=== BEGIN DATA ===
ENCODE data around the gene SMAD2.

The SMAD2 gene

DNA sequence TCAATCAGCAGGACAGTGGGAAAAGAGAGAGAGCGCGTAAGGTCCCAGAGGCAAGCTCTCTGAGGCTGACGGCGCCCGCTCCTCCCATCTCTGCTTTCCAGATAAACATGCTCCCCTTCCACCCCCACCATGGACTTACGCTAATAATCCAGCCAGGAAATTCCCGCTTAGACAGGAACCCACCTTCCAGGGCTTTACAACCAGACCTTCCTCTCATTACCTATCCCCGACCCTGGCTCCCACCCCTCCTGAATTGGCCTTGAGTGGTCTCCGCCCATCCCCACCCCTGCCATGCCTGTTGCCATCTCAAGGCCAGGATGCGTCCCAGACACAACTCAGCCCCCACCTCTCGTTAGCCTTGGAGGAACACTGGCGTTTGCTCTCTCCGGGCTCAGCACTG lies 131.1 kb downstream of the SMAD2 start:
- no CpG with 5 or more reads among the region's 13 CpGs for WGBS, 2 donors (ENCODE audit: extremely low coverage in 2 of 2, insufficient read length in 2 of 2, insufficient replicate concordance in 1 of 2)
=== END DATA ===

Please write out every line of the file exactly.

ENCODE data around the gene SMAD2.

The SMAD2 gene

DNA sequence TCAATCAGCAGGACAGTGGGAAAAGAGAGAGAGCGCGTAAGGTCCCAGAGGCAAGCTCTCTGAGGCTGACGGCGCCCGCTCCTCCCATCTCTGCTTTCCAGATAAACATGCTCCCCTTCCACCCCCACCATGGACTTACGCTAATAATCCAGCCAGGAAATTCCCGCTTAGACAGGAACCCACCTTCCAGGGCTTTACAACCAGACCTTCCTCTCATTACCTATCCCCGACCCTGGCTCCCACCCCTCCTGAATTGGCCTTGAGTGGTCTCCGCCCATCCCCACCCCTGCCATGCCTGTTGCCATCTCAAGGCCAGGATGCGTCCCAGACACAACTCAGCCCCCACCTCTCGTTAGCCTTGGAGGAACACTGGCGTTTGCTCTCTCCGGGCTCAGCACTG lies 131.1 kb downstream of the SMAD2 start:
- no CpG with 5 or more reads among the region's 13 CpGs for WGBS, 2 donors (ENCODE audit: extremely low coverage in 2 of 2, insufficient read length in 2 of 2, insufficient replicate concordance in 1 of 2)